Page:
|Acton Property Buyers Shrug Off No Deal Fears|
Brexit failing to discourage purchases in the W3 area
The economic uncertainty experienced so far this year is failing to discourage many people from buying a home in Acton.
Although the number of recent sales reported to the Land Registry is not high by historic standards, the W3 postcode area seems to be holding up better than other parts of London. Unusually there were more reported transactions in Acton W3 than in Chiswick W4 during the second quarter of the year.
After what appeared to be something of a buyers’ strike in 2018 for new build properties, there has been a pick up this year in Acton with a number of new developments coming to the market including the Acton Town Hall apartments, Alexandra House on Oldham Terrace in South Acton and Leighfield Court behind Tesco Metro in East Acton.
In all 20 brand new apartments were sold during the second quarter. This follows on from a late surge of sales in the first quarter which saw 58 new units changing hands.
Larger houses in the area also remain relatively popular with twelve transactions over £1,000,000 during the period, the highest of which was a semi-detached property in Montague Gardens, West Acton which went for £1,785,000.
The average price of a property sold in the W3 postcode area during the second quarter was up by 1% to £565,115.
One local estate agent said, “There is an element of the ‘squeezed middle’ in Acton at the moment with very low demand for bog standard terraces which make up a lot of local housing stock. The secondary market for flats is also very subdued. What the developers have realised is that they have to offer very generous incentives to buyers so in many cases stamp duty and legal fees are being paid as well as extra fittings being included in the price. Combined with the support offered by Help to Buy, it is clear why people are still willing to take the plunge. My advice would be to bargain hard on new build purchases and benefit from every incentive they are prepared to offer – there are some great deals to be had.”
According to the Nationwide House Price Index the average sale price in London was £465,722 down by 3.8% in the second quarter compared to the previous three months. Over the last year prices are down by 0.7% This is the eighth consecutive quarterly decline for London in a row. Moreover, prices in the capital are still only around 5% below the all-time highs recorded on Q1 2017 and c50% above their 2007 levels (by comparison, UK prices are only around 17% higher over the same period).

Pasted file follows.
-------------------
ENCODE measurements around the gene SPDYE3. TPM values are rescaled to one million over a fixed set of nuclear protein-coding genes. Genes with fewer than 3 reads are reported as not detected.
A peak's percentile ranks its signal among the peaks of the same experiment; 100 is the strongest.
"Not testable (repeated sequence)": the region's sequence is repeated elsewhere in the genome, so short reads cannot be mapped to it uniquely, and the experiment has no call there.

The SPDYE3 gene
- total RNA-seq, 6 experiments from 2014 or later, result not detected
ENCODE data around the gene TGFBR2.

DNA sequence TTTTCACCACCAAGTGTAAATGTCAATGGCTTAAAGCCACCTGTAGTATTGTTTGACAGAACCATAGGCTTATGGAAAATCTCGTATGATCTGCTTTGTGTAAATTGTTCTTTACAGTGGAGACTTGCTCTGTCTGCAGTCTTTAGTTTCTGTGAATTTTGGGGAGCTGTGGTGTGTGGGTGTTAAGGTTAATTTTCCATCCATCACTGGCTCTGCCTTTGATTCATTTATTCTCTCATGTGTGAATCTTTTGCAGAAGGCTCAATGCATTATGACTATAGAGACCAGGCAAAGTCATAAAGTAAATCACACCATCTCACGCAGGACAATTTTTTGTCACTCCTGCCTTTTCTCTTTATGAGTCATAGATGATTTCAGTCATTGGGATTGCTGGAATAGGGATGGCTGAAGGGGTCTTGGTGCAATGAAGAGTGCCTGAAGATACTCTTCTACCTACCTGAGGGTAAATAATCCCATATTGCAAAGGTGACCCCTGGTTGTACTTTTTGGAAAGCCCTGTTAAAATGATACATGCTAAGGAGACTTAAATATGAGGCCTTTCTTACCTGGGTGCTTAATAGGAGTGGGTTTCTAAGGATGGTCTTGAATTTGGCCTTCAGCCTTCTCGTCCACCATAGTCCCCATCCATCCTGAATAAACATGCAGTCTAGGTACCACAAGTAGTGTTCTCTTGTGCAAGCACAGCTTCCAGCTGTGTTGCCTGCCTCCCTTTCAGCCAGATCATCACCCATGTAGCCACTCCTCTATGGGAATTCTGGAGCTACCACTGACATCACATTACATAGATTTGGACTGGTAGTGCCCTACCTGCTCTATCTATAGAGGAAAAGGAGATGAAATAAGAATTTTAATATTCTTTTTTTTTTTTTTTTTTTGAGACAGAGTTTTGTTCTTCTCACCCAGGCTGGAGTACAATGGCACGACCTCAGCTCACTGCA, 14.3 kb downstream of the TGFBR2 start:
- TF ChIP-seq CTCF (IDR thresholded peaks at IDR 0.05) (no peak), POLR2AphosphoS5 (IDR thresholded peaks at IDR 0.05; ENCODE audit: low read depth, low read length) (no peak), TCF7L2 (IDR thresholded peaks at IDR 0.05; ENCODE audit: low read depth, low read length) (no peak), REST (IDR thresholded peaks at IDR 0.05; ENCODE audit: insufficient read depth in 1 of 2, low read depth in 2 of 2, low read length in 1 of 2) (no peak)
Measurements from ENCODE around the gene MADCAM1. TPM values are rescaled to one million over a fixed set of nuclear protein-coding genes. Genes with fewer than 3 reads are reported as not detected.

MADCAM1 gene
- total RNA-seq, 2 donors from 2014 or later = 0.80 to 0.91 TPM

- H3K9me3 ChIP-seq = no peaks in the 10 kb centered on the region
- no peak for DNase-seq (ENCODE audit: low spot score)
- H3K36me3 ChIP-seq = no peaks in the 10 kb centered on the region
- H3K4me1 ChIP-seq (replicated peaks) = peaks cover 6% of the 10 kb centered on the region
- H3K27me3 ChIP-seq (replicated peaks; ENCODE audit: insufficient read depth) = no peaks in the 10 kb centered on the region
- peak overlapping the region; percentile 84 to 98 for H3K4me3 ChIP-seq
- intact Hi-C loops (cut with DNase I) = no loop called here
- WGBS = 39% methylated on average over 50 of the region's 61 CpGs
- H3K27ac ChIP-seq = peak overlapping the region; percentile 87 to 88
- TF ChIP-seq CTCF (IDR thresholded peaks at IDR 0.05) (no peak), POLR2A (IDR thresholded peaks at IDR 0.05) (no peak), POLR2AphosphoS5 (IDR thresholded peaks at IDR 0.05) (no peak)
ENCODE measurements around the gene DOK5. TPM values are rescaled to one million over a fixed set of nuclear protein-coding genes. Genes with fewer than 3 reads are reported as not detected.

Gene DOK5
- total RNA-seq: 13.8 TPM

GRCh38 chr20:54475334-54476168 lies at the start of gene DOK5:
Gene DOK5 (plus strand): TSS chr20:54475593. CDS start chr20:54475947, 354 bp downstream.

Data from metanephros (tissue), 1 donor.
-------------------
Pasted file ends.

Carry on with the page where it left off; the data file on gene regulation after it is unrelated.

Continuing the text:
For the UK as a whole the average sale price was up by 0.4% over the last year to £215,910 with Northern Ireland seeing the strongest performance.
Commenting on the figures, Robert Gardner, Nationwide's Chief Economist, said, “Survey data suggests that new buyer enquiries and consumer confidence have remained subdued in recent months. Nevertheless, indicators of housing market activity, such as the number of mortgages approved for house purchase, have remained broadly stable.
“Housing market trends are likely to continue to mirror developments in the broader economy. While healthy labour market conditions and low borrowing costs will provide underlying support, uncertainty is likely to continue to act as a drag on sentiment and activity, with price growth and transaction levels remaining close to current levels over the coming months.”
The RICS UK Residential Market Survey for the second quarter concluded, “Although anecdotal commentary from respondents remains generally a little downbeat, contributors reported a rise in buyer demand, that new instructions have held steady, and that newly agreed sales also edged into positive territory for the first time in twenty-eight months.”
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August 15, 2019